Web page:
Among the few discovered on Sumatra, one particular temple complex stands out as a rare monument of the time when Buddhism flourished on the island. The complex is called the Bahal Temples and is located at the Bahal Village, at Padang Bolak District, South Tapanuli Regency, in the province of North Sumatra.
While Bahal is taken from the name of the village, the temple is otherwise known by another name which is the Portibi Temples. In the local Batak ethnic language, Portibi literally means “the World” or the “the Earth”, thus, giving the temples a special and unique name as the Temples of the World.
The Bahal or Portibi is estimated to have been around for thousands of years, and is believed to have been built by the Shiva Hindu King of Tamil who ruled from South India. However, other experts suggest that the existence of the temple is related to the Kingdom of Pannai which was part of the vast Srivijaya Empire, and had its seat in South Sumatra. The temples are also estimated to have been built during the same era as the Muara Takus Temple in the Riau Province, around the 12th Century.
Experts reveal that the three temples currently found in Bahal form part of at least 26 similar temples that were spread over a total area of 1,500 square kilometers at Padang Lawas, in South Tapanuli. Due to its location which is in the middle of a vast field, the local people often call these the Candi Padang Lawas or “Temples in the vast Field”.
The Bahal Temple Complex consists of three temples which are approximately 500 meters apart. A few kilometers from the Bahal Temples, was also discovered the Pulo Temples Complex.
The Bahal temple complex is situated on the bank of the Batang Pane River. Several theories suggest that the Batang Pane River was once an important transportation waterway bustling with economic activities. However, nowadays the river has silted and near impossible to accommodate trading vessels.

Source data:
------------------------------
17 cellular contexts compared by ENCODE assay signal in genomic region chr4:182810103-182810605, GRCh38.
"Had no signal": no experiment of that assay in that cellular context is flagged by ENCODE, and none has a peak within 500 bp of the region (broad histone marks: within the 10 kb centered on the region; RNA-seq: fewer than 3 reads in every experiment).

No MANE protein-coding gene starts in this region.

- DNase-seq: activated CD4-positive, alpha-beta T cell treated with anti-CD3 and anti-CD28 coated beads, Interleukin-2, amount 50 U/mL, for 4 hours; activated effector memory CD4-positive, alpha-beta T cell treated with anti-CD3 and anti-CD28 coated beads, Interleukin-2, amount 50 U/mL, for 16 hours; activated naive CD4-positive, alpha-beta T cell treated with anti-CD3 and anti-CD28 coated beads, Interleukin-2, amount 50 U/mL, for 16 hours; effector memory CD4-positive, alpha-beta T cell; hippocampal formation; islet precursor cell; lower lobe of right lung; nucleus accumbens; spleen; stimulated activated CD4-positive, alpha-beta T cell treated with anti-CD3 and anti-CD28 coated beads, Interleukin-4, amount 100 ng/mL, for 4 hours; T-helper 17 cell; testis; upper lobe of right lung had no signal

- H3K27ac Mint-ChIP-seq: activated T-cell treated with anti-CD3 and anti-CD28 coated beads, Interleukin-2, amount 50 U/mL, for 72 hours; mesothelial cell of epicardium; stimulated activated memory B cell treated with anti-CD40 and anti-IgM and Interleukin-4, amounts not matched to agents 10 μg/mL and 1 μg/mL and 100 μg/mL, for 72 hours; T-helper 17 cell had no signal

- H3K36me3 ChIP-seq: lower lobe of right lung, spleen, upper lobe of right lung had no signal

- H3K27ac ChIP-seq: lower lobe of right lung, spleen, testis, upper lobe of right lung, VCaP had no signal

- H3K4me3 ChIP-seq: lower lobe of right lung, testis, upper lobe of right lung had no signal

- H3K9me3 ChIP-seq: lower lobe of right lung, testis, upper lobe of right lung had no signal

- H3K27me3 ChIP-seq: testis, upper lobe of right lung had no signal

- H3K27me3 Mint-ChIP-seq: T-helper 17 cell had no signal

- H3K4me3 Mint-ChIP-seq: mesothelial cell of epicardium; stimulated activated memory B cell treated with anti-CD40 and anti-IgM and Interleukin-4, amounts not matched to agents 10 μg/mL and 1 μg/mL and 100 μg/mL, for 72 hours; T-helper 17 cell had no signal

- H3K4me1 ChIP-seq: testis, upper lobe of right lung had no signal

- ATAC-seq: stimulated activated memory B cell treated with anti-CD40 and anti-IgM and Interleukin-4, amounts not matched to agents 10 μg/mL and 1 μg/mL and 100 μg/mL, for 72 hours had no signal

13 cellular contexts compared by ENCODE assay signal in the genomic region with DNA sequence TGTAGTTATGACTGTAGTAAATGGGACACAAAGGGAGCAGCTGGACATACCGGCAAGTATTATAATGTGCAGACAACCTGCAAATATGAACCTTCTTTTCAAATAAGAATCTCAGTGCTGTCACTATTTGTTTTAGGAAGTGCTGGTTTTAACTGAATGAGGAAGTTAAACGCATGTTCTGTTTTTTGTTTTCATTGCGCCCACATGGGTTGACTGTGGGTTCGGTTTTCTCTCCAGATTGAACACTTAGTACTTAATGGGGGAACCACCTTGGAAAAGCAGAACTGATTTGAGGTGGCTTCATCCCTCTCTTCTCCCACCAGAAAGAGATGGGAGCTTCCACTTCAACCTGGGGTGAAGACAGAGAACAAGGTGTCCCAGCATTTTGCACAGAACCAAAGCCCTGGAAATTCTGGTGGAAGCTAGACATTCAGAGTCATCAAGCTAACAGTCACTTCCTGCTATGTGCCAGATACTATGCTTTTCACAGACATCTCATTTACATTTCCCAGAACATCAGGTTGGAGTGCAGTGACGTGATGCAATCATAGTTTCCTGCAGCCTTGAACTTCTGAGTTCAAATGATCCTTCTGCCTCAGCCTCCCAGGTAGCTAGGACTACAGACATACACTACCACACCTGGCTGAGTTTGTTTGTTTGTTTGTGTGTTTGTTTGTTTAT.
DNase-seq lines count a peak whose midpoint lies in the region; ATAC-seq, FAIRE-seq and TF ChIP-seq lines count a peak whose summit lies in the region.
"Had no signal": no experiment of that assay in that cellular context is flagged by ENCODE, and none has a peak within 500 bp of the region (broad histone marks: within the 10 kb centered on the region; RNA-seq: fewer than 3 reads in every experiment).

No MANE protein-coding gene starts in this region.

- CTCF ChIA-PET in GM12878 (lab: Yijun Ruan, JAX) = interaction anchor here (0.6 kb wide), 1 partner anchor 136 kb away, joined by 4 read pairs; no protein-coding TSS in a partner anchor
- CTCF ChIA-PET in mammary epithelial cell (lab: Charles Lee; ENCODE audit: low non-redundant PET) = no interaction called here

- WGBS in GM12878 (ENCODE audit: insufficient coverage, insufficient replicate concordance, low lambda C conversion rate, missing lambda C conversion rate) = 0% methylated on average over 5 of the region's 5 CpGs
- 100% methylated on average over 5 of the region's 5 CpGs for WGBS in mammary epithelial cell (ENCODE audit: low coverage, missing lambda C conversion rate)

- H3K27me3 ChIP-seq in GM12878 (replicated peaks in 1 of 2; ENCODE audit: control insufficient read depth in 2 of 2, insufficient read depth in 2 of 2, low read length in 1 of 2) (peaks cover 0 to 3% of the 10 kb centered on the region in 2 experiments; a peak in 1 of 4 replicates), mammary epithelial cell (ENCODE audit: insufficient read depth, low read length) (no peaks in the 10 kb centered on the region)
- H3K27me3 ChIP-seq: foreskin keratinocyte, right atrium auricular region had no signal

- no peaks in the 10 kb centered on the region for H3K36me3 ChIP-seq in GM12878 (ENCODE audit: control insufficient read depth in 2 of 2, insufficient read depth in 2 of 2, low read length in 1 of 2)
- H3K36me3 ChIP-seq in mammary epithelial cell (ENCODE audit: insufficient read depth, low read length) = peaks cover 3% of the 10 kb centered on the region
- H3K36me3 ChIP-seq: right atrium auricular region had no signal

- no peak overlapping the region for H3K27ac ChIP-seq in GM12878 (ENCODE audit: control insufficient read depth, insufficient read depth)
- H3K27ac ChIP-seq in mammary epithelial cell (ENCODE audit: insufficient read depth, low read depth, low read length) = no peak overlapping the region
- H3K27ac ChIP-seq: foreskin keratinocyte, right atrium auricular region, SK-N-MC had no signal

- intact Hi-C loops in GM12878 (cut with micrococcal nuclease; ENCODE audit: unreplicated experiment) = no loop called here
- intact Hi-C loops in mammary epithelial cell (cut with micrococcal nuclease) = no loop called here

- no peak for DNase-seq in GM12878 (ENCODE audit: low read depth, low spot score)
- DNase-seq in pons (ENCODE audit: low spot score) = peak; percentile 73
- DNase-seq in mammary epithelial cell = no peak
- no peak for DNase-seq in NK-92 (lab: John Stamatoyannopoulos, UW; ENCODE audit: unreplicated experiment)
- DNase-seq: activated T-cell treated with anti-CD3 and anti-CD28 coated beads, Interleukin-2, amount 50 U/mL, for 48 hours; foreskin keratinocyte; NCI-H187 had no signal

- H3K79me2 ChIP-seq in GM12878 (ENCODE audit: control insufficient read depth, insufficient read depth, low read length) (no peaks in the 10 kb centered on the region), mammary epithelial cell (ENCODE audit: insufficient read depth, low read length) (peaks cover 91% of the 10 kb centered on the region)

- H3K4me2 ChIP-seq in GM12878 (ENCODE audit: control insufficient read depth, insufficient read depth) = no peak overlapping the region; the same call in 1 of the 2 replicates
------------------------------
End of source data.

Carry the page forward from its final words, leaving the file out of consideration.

Also known as Biaro by the local people, The Bahal Temple Complex is recognized as the largest temple complex in North Sumatra. All temples, the Bahal Temple I, Bahal Temple II, and Bahal Temple III, are built using red bricks, while statues are carved from sandstone. Each of the temples is surrounded by a rectangular 1 meter thick and 1 meter high brick wall. The gate is located on the eastern side and extends outward with 60 cm high walls on both sides. In the center of each area stands the main temple with its entrance facing the gate.
The complex is centered around Bahal Temple I, which is regarded as the main temple, and is relatively larger than the other two. The architecture of the temples is similar to that of the Jabung temple located in Probolinggo Regency, East Java. In general, the temples are composed of a foundation, foot, body, and roof, and are laid over a rectangular base of about 7 square meters.
Among leading experts who have conducted research at the Bahal Temple Complex are Franz Junghun (1846), Von Rosenberg (1854), Kerkhoff (1887), Stein Callenfels (1920 and 1925), De Haan (1926), Krom (1923), and also F.M. Schinitger who are known to have studied and explained much of Sumatra’s historical archaeological remains..
F.M Schinitger was a German Archeologist who conducted a research on the temple complex in 1935 based on the Tanjore Tablet which uses the Tamil Language, and is said to have been built by King Coladewa from South India in 1030.
Schinitger believed that according to records by Chinese explorer, I-tsing, the king was said to have conquered the land of Pannai. Through further research, Schinitger concluded that the temple complex must be closely related to the Vajranaya Buddhism which is slightly different from Buddhism as is known today. This sect is marked by ferocious symbols expressed by the terrifying faces of the statues of giants. The symbols that were also found in the reliefs of the temples depict monstrous giants performing the Tandava dance. Tandava is described as a vigorous dance that is the source of the cycle of Creation, Preservation and Dissolution.
Among the ruins at Bahal Temple II, a Heruka Statue was found , considered to be the only one of its kind ever found in Indonesia. The statue depicts a rather vicious giant dancing over corpses and is decorated with rows of skulls. Bambang Budi Utomo, a researcher from the National Archeology Research Center describes the statue as follows: ”The right hand (of the giant) holds a vajra up high, while his left hand holds a human skull in front of his chest”.
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